Sulfur oxides and nitrogen oxides, emitted by burning fossil fuels, enter the atmosphere-where they combine with oxygen and water to form sulfuric acid and nitric acid-and return to Earth's surface
Global climate change
Increase in temperature and change in weather patterns all around the planet, due mostly to increasing atmospheric CO2 levels from the burning of fossil fuels. The increase in temperature, called global warming, is a major aspect of global climate change.
Gases such as carbon dioxide, methane, nitrous oxide, water vapor, and ozone in the atmosphere which are involved in the greenhouse effect.y
Compounds similar to CFCs, in which bromine or fluorine atoms replace some or all of the chlorine atoms.
Heat island effect
Warmer temps are experienced in urban landscapes due to solar energy retention on constructed surfaces. Principal surfaces include streets, sidewalks, parkings lots and bldgs.
HCFCs; contain an atom of hydrogen in place of one chlorine atom; can be broken down in the lower atmosphere but still causes ozone depletion if they do reach the stratosphere before being broken down
Chemicals with hydrogen, fluorine, and carbons, making potential for CFCs.
Indoor air pollution
Compounds that affect breathing that occur indoors. Examples: woodstove smoke, furnace emissions, formaldehyde, radon, household chemicals
establishes legally binding commitments for the reduction of four greenhouse gases (carbon dioxide, methane, nitrous oxide, sulfur hexafluoride), and two groups of gases (hydrofluorocarbons and perfluorocarbons) Took place in Rio De Janeiro in 1992
Beneath the asthenosphere is the strong lower part of the mantle (from the bottom of the asthenosphere to the earth's core)
a poisonous gas or liquid (CH3Br) used to fumigate rodents, worms, etc. It is a recognized ozone-depleting chemical
meeting in 1987 where a group of nations met in Canada and agreed to take steps to fight against Ozone Depletion-CFC's banned
Oxides of nitrogen
nitrogen dioxide (NO2) and nitric oxide (NO) 2 primary nitrogen pollutants produced by natural bacteria action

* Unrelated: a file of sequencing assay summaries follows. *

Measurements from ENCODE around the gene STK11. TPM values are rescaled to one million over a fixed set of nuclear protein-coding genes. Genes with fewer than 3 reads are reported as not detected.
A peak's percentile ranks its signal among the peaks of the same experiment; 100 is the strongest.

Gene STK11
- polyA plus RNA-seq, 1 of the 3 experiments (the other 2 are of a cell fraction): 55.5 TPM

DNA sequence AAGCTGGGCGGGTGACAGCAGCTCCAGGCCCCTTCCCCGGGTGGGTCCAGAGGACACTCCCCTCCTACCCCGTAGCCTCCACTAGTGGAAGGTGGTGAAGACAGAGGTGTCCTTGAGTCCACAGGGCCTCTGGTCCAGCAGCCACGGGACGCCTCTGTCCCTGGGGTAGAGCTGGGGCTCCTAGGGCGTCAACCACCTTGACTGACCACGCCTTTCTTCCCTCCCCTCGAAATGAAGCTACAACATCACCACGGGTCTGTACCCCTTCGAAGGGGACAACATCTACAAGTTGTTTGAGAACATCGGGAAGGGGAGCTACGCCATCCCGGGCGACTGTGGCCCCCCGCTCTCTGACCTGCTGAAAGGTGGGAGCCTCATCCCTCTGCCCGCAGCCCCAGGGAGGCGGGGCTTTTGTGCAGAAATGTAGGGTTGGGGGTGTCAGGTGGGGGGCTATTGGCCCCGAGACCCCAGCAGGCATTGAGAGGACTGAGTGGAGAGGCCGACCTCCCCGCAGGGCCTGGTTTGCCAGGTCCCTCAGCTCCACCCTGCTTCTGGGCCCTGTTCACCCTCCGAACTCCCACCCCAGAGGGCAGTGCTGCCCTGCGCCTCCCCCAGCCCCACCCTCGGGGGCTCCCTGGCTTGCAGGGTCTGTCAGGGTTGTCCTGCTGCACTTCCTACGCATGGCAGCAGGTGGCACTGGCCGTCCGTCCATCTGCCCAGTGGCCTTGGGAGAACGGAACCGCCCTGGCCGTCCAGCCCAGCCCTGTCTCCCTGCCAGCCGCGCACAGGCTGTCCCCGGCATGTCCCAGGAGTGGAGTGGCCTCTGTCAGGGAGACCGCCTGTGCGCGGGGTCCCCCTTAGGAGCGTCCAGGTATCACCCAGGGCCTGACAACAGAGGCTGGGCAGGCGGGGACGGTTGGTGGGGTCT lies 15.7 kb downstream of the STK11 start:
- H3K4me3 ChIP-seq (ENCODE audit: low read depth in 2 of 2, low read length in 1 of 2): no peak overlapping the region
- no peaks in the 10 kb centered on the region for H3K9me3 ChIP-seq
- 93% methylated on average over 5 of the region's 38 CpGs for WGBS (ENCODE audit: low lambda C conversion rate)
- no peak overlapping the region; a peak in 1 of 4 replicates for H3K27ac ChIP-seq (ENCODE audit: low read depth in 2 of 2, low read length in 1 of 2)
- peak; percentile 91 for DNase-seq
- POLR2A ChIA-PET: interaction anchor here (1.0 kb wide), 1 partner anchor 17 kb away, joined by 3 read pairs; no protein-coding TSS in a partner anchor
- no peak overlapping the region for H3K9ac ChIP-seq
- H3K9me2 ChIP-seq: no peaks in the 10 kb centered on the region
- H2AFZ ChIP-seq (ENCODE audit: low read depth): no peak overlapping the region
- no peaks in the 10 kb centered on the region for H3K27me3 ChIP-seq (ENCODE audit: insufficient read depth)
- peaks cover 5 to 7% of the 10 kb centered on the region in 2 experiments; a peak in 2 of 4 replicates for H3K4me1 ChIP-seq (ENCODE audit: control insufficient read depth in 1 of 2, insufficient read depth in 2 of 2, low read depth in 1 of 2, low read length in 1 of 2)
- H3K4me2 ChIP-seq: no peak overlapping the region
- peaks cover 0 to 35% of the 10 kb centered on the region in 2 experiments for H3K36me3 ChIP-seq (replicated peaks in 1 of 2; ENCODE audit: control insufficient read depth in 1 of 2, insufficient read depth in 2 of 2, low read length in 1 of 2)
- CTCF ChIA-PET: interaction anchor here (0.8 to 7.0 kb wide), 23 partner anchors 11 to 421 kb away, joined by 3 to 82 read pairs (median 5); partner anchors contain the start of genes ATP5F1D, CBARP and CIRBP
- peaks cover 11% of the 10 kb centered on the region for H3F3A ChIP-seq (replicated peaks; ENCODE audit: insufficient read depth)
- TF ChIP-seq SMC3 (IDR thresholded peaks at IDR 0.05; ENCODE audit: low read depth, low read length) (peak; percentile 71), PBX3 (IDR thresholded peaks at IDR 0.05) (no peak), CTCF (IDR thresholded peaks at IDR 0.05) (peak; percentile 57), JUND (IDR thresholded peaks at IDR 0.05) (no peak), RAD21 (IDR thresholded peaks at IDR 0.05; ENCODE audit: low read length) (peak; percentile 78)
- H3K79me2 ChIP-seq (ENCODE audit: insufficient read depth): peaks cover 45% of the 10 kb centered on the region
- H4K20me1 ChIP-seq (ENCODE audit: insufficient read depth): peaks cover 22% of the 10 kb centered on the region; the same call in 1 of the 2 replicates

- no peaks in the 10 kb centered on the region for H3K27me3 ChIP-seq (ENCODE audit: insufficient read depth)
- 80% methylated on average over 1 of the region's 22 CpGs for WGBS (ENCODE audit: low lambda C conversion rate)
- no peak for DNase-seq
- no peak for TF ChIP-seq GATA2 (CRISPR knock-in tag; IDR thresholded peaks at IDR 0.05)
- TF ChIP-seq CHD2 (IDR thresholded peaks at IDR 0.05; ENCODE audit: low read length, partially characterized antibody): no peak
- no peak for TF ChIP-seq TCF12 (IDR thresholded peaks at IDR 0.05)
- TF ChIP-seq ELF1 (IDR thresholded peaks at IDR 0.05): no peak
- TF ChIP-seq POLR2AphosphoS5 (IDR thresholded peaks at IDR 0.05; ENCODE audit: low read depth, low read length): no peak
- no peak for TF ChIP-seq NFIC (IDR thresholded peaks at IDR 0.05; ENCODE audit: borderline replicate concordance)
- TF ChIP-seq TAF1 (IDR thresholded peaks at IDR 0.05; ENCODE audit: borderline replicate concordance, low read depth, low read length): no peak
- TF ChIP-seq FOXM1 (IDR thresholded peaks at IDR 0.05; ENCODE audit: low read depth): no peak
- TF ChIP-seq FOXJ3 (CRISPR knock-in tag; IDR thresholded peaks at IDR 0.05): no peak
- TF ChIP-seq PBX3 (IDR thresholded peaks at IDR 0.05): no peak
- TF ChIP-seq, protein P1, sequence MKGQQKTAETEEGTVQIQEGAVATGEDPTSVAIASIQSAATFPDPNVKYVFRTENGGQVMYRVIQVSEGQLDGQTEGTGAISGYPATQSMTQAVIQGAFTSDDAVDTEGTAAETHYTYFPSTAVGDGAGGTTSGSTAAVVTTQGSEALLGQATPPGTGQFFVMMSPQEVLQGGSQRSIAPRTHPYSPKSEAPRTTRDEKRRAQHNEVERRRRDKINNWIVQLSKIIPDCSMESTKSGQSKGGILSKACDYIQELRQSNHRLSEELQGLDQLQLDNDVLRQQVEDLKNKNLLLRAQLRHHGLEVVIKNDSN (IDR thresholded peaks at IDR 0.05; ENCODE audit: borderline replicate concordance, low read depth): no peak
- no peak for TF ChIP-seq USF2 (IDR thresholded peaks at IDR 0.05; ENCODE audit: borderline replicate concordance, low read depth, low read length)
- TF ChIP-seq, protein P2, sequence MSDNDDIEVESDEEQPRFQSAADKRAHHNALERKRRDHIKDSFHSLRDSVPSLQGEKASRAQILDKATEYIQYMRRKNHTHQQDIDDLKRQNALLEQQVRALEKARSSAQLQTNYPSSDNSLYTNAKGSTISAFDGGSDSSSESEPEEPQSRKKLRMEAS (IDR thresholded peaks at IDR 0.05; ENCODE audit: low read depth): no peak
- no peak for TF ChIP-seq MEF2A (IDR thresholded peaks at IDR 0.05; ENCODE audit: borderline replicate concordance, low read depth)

Oxides of sulfur
natural source: volcanoes, decay of organic matter. man made source: combustion of sulfur containing coal and smelting of sulfide ores. methods of reduction: alkaline scrubbing.
A form of oxygen that has three oxygen atoms in each molecule instead of the usual two.
thinning of Earth's ozone layer caused by CFC's leaking into the air and reacting chemically with the ozone, breaking the ozone molocules apart
an area of the ozone layer (near the poles) that is seasonally depleted of ozone
a layer in the stratosphere (at approximately 20 miles) that contains a concentration of ozone sufficient to block most ultraviolet radiation from the sun
a small discrete mass of solid or liquid matter that remains individually dispersed in gas or liquid emissions (usually considered to be an atmospheric pollutant)
the theory that life on Earth (and other planets) was seeded from outer space (Some scientists have claimed that not only life's ingredients, but life itself originated in outer space); originated with Greek philosopher Anaxagoras; coined by Tyndall (who
A brownish haze that is a mixture of ozone and other chemicals, formed when pollutants react with each other in the presence of sunlight
Polar stratospheric cloud
A cloud that forms at altitudes of about 21,000 m during the Artic and Antartic winter or early spring, when air temperature drop below -80*C
A pollutant that is put directly into the atmosphere by human or natural activity
A gas that arises from the earth where radioactive materials are present.
Rowland and molina
found in 1974 that CFCs might actually attack the ozone layer, predicted a chemical chain reaction through CFCs would "gobble up" ozone molecules in the stratosphere, steadily weakening the ozone layer and exposing the earth to UV rays
devices containing alkaline substances that precipitate out much of the sulfur dioxide from industrial plants.
A pollutant that forms in the atmosphere by chemical reaction with primary pollutants, natural compenents of the air, or both
Sick building syndrome
headaches, allergies, chronic fatigue and other symptoms caused by poorly vented indoor air contaminated by pathogens or toxins
2nd layer of atmosphere; extends from 10 to 30 miles up; location of ozone layer; absorbs 95% of Ultraviolet radiation; temperature increases with altitude increase.
A deviation from the normal temperature distribution in the atmosphere, resulting in a layer of cold air temporarily trapped near the ground by a warmer, upper layer
The uppermost layer of the atmosphere, in which temperature increases as altitude increases
0-17 km above Earth's surface, site of weather, organisms, contains most atmospheric water vapor. (temperature decreases with increasing altitude, pressure decreases)
..., A solution that minimizes changes in pH when extraneous acids or bases are added to the solution.
a converter that uses a platinum-iridium catalyst to oxidize pollutants and carbon monoxide into carbon dioxide and water
Clean air act
(RN), 1970 reaction to Rachel Carson in her 1962 in Silent Spring, It describes one of a number of pieces of legislation relating to the reduction of smog and air pollution in general. The legislation forced the country to enforce clean air standards to i
the scale that measures ozone density